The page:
For adoption outside of the country there are regulations of that specific country to consider as well – which would make it difficult for many unmarried or homosexual parents to adopt. You may have to stay over for months on end. There may also be an age restriction in your country or the country of the child. These are just few of the issues that you may face.
To foster a child in the other hand requires you to be able to part with them when they can go back to their parents. The emotional bond will not be broken, but you are not able to care for the child in the way you’d wish: decisions about medical issues or education are up to the biological parents. It’s also possible that the biological parents decide to cut off contact with you completely and you might never see the child again. This is not something everyone can do and neither should it be suggested in a flippant way.
What truly bothers me is that adoption and fostering are only brought up to couples with infertility issues. Not to couples who have many children, for example. No one tests how eligible biological parents are and they can have as many children as they please. No one is saying that they are contributing to overpopulation and why didn’t they adopt or foster a few children. Adoption and fostering should not only be thrown around as an alternative to medically assisted pregnancy. They stand in their own right, with their own issues and their own benefits.
If you wouldn’t dream to tell a couple that their biological children are overpopulating the world, don’t say it to parents of children conceived via IVF. Having children is always a selfish choice and I do agree that some parents might be doing IVF longer than is healthy for them. But fertility is interwoven with identity and what we think about ourselves and what we planned our life to be like. The pain of being childless or of having lost your child is something that will always stay with you and deeply affects you. I wish there was more empathy and less ignorance around this matter.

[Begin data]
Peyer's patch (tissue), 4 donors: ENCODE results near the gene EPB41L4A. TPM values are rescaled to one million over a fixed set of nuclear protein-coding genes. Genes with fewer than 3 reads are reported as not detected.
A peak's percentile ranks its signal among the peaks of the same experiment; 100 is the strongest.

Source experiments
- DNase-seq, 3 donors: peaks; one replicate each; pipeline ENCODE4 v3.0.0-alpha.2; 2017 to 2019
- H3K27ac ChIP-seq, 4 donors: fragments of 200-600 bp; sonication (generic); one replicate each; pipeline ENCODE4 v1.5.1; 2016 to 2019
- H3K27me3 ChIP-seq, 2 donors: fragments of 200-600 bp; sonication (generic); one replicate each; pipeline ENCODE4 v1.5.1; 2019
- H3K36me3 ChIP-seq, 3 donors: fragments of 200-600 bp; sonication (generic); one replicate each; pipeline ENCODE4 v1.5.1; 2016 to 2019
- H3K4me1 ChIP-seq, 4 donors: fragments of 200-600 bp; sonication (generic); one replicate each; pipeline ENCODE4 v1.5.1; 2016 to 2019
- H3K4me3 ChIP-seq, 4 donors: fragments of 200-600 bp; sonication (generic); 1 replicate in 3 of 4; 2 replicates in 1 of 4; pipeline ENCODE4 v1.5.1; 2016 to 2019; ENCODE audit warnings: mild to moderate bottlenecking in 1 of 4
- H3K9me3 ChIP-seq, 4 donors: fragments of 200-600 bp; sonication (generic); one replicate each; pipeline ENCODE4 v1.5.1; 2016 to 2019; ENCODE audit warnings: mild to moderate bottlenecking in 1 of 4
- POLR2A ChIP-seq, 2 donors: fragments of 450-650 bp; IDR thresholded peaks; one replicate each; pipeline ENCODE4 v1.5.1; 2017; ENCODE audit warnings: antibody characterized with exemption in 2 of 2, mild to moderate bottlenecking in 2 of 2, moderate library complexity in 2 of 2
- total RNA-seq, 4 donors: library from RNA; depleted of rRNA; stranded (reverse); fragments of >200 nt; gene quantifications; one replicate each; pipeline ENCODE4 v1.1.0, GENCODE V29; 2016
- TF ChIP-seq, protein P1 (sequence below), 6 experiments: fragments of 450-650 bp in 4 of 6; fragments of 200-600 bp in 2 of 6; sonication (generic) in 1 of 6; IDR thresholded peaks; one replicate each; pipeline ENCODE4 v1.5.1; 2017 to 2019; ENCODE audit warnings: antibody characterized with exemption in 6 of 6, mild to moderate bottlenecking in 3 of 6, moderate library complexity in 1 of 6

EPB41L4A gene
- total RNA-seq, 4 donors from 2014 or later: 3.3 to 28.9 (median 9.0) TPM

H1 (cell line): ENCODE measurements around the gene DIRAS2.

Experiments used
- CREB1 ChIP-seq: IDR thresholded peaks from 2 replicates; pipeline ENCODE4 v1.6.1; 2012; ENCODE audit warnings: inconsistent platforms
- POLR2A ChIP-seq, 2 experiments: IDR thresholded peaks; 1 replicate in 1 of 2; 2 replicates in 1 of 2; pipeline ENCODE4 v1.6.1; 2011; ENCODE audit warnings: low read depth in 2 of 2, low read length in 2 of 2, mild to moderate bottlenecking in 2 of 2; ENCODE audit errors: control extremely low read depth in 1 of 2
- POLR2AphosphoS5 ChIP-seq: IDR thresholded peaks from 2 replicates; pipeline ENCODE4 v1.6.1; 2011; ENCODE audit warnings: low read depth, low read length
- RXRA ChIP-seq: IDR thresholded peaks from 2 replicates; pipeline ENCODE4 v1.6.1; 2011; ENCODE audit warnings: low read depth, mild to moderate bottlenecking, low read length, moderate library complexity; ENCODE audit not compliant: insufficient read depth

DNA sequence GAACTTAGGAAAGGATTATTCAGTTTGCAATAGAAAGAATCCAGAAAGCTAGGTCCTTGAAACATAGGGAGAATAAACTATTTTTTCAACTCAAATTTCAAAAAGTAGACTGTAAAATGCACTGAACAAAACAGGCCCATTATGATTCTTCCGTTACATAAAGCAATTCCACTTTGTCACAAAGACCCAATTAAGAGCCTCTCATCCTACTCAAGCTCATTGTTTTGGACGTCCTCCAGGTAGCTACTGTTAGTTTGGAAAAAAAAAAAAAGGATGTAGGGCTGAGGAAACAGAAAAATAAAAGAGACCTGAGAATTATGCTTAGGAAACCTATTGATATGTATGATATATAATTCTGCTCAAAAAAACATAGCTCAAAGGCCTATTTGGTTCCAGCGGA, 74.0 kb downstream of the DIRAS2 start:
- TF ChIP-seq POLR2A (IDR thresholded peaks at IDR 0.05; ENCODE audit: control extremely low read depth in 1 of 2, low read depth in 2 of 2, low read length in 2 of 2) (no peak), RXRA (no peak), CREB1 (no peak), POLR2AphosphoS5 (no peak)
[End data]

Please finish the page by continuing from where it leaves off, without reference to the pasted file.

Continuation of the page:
For those who think that a child’s life starts at conception, IVF freezes the process, as well as discards many possibly viable babies. When you’ve been affected by infertility you learn how many pregnancies are lost so early that the mother never knows she was pregnant – she considers it a period. Those are far more than will ever be lost during the IVF process. I am relatively young and healthy and one hormone treatment has ever resulted in maximum 6 viable embryos. Other women have far less. In one cycle the doctor’s here might put up to two embryos back into the body. The rest is frozen. I can go back and use them if I want siblings for my children.
These embryos are only a few days old, literally a cell separated a couple of times.
Doctors in european countries usually decide to never put back more embryos to prevent a pregnancy with twins or more. Because of this the question of terminating a few of the children if the mother has fallen pregnant with more than 3 almost never comes up. Even putting back 2 embryos is only done in exceptions. If you want to lament the possible children that could’ve resulted from embryos that are destroyed in the process, you are simply wrong. Without this process there would be no embryo. IVF heightens the chance of pregnancy and those embryos very likely would never have existed without it. Like in a normal cycle many egg cells will become fertilized without ever becoming a viable pregnancy. IVF does not create any more than would result from a normal sex life, rather there are far less.
In conclusion I’d say that empathy with couples going through IVF is very important, many of them have been through heartbreak and many of them will go on to adopt, regardless if they are successful with IVF. The question of adoption is considered far more frequently for couples with fertility issues than for those who are not. There should definitely be more more awareness around adoption and fostering, so that more loving households can take in children in need. But don’t have these discussions only on the backs of couples with infertility issues.
If you are struggling with infertility issues, please visit the Miscarriage Associations Website and find support.